And, of course, I believe that reading a book about being present in the present moment, freeing ourselves from ego and the thoughts, allowing the emotions to balance, dropping the past ... well, I believe that the best method for most people in order to learn that is "Just Sitting" Shikantaza, in which we just sit changing nothing, practicing being present in the moment, dropping ego, allowing thoughts to fade and emotions to balance, free of the past etc. etc. I think it is a method which even other forms of meditation cannot hold a candle to (which is why, of course, I teach it around here!) :wink:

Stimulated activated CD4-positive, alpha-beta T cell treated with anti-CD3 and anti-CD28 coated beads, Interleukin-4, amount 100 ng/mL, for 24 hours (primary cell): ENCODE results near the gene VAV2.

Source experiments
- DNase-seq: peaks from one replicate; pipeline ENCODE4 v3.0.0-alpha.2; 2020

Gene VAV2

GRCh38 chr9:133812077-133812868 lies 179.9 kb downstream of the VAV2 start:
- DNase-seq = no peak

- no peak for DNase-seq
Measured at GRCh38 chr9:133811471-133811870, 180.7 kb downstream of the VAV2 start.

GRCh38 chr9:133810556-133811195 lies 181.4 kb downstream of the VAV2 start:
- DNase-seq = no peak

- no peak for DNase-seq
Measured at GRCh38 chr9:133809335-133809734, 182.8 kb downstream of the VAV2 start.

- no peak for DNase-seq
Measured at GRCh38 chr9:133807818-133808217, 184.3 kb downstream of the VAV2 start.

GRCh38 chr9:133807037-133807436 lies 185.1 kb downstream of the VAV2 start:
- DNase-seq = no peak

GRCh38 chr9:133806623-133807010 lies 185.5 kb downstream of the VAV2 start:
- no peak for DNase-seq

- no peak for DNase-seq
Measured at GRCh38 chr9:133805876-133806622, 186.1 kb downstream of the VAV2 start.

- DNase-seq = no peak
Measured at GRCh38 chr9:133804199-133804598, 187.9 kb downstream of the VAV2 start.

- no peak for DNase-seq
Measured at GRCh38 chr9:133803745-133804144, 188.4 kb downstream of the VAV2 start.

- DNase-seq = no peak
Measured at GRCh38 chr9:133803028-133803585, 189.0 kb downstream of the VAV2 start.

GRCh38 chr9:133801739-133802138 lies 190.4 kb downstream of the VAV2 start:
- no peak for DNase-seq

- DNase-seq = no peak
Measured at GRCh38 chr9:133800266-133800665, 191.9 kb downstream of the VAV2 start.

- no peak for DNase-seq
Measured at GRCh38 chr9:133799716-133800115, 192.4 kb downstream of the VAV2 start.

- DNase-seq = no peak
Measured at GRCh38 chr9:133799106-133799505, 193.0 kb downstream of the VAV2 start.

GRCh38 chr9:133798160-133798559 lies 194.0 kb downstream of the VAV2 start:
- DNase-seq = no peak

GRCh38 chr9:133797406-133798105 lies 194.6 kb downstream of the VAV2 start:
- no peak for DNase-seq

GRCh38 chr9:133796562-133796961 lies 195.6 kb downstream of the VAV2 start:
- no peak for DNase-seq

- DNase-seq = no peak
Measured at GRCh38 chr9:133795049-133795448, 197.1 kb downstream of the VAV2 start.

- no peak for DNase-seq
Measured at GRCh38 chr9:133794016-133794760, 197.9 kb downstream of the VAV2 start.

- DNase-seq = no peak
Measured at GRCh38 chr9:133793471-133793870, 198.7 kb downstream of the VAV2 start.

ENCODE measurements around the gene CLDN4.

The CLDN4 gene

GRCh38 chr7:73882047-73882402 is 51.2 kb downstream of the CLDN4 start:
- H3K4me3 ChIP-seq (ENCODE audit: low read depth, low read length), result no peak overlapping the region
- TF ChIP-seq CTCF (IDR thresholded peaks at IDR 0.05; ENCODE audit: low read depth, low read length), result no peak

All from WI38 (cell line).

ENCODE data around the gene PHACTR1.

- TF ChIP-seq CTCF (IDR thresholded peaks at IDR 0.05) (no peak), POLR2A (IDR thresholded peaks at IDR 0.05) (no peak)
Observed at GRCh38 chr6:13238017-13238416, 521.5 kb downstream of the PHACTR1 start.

Second, I do think that there is a bit of the new age fluffmeister even in the case of Eckhart Tolle. Some teachings seem to be dumbed down, and made acceptable pablum, for a "self-help" book reading, happiness seeking, shopping mall worshiping middle class Western audience. Answers are often too pat, too much like simple slogans, without recognizing the ambiguity of life that we tend to recognize in Zen practice. For examples, many self-help teachings seek to provide a 10 step program to being "happy" and "content" and "successful" (in all fairness, Eckhart does not seem to be emphasizing material or business success as much as many preachers and gurus these days). In Zen, we do not promise that you will always be happy, content and successful and, in fact, sometimes all human beings are quite naturally unhappy and discontent. However, our Zen Practice allows us to be happy and fully content with the fact that we are not always happy and content! That is a major difference, and our definition of true "inner peace" ... true "Success" by dropping a thought-scale of "success" and "failure"! (We are also about not becoming slaves to "happiness" "unhappiness" or any other emotion or thought).